Denver7 investigative reporter Ryan Luby traveled to Cummings’ hometown of Pampa, Texas to talk with people who knew Cummings before he ended up in a Denver jail accused of murder.
“I never would have ever thought that he would hurt anybody in any way,” said Sarah Landry.
Landry said she became friends with 37-year-old Cummings back in high school and reconnected with him within the past year and a half.
“He was just a real amiable guy, I guess that's a really good word for him at that time,” she said.
Landry said she and Cummings saw each other almost every day, talking about politics and family. But they did not spend much time discussing religion or Cummings’ conversion in recent years to Islam.
“Did you ever get the sense that he was becoming very involved with it?” Luby asked.
“Not at all. Not at all. It must have been very sudden,” Landry responded.
Other residents of Pampa said Cummings tried to preach the word of Islam to them and the children who took his martial arts classes. Residents said they didn’t mind Cummings’ Muslim faith until he began to show signs of radical behavior, including social media posts that referenced his anger at police brutality.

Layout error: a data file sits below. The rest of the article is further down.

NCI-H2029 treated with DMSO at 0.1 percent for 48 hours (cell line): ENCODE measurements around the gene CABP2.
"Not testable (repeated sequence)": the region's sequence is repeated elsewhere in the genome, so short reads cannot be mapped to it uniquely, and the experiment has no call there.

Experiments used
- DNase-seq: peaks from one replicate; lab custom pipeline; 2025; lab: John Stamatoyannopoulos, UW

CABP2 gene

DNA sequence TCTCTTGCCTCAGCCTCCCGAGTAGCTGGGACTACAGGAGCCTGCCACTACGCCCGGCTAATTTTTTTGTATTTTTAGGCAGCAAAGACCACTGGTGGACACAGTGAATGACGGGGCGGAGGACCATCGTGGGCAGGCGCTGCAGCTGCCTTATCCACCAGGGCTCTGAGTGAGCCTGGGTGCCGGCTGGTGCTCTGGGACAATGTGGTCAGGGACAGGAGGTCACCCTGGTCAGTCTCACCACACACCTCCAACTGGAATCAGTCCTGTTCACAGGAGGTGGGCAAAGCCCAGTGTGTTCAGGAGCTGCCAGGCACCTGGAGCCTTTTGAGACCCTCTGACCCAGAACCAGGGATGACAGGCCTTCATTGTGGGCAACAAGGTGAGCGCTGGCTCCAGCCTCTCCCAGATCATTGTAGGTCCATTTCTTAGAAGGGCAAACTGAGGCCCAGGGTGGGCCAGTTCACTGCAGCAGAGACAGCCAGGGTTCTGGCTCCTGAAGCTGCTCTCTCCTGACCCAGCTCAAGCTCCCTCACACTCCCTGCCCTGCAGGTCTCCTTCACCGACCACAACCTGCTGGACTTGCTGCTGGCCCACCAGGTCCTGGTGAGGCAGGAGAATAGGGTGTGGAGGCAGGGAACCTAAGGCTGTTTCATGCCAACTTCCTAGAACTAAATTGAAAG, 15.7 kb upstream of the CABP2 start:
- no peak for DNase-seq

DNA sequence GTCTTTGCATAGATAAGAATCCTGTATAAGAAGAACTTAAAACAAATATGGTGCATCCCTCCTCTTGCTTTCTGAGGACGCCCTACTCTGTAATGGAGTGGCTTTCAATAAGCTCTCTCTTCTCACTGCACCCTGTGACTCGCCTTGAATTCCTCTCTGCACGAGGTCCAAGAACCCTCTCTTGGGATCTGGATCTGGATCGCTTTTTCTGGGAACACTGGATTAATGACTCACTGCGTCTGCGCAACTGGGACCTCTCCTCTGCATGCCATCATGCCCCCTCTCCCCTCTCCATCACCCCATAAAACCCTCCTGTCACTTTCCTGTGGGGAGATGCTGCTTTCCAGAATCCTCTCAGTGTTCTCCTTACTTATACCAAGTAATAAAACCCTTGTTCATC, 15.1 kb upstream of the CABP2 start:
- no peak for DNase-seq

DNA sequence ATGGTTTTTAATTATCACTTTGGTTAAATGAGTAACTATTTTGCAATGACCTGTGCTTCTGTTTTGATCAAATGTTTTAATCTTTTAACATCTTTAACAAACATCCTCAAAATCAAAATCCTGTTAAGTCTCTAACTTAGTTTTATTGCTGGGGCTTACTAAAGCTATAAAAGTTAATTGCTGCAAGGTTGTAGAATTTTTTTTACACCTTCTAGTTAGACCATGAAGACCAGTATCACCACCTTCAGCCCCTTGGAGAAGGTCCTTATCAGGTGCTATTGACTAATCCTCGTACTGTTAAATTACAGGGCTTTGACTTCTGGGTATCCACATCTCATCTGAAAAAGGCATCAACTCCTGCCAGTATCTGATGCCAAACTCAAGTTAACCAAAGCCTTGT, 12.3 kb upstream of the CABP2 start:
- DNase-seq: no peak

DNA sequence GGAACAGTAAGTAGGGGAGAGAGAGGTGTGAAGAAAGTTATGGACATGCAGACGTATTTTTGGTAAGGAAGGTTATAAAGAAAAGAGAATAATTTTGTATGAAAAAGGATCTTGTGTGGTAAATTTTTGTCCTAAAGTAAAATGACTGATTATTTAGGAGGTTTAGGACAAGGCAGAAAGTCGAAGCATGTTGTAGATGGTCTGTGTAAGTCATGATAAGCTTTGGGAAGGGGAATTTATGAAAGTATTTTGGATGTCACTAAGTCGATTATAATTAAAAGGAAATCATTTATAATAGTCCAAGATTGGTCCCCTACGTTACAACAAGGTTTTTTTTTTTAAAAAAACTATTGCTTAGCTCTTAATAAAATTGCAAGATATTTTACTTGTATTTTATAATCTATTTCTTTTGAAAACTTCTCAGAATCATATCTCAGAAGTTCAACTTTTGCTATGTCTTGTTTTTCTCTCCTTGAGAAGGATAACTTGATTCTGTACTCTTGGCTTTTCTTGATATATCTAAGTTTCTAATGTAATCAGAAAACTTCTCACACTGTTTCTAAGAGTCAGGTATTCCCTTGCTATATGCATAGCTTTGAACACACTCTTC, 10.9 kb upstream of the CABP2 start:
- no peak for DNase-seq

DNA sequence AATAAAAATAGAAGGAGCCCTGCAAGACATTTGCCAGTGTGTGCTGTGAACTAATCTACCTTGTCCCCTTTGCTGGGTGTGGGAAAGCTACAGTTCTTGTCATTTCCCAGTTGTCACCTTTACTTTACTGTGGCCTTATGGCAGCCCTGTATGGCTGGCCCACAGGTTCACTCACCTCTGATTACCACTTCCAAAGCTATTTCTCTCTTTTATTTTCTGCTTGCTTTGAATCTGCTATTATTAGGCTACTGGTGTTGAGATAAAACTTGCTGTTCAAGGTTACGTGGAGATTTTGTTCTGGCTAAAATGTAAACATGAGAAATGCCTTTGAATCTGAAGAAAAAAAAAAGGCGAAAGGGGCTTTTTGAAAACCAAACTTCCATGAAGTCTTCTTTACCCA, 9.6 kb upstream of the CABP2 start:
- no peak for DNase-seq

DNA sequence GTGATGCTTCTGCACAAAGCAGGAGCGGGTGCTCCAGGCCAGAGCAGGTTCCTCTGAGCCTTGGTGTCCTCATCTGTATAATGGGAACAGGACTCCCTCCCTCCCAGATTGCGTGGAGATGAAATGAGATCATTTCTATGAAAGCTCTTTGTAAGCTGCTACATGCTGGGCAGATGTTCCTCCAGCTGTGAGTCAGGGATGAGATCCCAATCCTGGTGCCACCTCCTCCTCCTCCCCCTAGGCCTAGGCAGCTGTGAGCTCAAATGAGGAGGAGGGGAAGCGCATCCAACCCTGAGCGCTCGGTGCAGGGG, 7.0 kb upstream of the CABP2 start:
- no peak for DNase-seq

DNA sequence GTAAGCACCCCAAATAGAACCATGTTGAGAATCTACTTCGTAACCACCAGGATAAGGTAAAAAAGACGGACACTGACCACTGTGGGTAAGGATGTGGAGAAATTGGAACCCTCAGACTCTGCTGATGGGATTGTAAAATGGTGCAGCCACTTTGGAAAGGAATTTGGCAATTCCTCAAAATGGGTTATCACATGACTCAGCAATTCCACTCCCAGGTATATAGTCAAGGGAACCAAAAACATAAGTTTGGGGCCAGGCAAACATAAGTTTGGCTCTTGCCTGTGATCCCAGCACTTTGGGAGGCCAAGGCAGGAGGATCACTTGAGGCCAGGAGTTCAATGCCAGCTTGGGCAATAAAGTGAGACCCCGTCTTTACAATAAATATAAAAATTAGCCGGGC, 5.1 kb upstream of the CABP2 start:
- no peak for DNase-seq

Neighbors in Pampa said Cummings left last fall. It’s unclear when he arrived in Colorado, but in December, a Denver-area mosque alerted federal authorities that Cummings was showing signs of becoming radicalized.
His longtime friend said she cried when she heard about the murder of RTD security guard Scott Von Lanken, and said she did not recognize the man she saw in his mugshot.
“When I look in his eyes there, the one that's clear, it doesn't look like him anymore,” Landry said. “He looks very intent in that picture to me. Angry. And I don't understand how he could be.”